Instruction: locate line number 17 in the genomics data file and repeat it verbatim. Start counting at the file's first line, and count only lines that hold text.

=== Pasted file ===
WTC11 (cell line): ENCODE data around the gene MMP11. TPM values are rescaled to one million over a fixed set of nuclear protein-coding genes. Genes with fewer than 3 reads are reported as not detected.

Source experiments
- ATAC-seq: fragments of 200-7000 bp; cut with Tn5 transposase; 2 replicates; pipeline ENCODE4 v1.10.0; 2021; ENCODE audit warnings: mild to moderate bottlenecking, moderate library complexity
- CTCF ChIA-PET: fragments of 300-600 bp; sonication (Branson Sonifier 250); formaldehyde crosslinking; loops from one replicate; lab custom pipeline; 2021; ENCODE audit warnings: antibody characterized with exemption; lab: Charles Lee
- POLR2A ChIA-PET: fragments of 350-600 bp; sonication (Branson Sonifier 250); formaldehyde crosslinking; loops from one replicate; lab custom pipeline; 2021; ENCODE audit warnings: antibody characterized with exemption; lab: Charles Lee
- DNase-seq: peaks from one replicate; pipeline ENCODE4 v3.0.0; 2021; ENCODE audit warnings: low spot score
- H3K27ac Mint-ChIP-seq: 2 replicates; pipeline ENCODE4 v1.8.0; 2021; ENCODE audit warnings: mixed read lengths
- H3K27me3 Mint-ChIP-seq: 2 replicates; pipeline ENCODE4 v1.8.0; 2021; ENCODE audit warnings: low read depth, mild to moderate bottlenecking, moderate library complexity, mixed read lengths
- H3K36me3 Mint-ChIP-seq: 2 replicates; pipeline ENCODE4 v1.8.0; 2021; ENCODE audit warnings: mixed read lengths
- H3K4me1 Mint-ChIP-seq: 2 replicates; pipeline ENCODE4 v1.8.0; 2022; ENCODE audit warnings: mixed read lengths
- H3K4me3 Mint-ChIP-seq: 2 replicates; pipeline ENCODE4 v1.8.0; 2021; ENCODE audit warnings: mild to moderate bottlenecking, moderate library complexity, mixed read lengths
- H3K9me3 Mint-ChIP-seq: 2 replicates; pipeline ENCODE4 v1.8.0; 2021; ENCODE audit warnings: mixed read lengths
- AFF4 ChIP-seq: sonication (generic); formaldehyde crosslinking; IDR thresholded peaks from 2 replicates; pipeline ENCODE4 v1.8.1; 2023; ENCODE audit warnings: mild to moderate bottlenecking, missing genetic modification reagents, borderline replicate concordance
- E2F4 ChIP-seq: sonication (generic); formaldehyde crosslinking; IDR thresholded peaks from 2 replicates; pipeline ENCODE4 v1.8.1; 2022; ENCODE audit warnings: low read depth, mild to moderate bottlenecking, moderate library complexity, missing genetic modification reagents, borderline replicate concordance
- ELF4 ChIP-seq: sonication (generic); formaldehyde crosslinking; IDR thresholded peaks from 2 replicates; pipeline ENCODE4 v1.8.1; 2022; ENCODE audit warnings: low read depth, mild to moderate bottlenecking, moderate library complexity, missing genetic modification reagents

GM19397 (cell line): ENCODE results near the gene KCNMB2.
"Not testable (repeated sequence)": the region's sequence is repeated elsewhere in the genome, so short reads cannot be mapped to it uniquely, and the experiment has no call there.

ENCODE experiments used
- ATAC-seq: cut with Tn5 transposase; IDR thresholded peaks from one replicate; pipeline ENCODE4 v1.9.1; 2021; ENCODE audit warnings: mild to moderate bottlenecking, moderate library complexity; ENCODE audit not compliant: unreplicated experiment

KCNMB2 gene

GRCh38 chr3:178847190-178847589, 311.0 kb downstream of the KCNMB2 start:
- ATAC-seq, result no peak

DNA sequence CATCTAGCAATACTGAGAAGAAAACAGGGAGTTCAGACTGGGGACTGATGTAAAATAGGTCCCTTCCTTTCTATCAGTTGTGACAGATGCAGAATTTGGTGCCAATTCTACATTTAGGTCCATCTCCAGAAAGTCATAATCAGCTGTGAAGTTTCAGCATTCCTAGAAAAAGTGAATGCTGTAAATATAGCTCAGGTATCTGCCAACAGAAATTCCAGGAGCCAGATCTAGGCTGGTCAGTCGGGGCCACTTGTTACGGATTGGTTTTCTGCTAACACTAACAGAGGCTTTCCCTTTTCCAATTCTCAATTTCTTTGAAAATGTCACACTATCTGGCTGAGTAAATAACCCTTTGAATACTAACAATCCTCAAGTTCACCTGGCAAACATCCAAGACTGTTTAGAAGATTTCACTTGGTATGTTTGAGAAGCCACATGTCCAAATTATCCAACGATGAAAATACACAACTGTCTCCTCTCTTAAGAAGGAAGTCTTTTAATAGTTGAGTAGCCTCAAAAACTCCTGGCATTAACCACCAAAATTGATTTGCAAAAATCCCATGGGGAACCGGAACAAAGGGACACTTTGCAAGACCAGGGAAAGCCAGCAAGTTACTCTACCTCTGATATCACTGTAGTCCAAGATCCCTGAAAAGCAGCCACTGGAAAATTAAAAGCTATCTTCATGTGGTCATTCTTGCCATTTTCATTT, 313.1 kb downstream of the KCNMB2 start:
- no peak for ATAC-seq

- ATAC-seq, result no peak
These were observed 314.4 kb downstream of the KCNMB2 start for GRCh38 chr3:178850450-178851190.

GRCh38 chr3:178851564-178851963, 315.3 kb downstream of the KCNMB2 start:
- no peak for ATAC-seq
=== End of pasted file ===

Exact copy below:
"Not testable (repeated sequence)": the region's sequence is repeated elsewhere in the genome, so short reads cannot be mapped to it uniquely, and the experiment has no call there.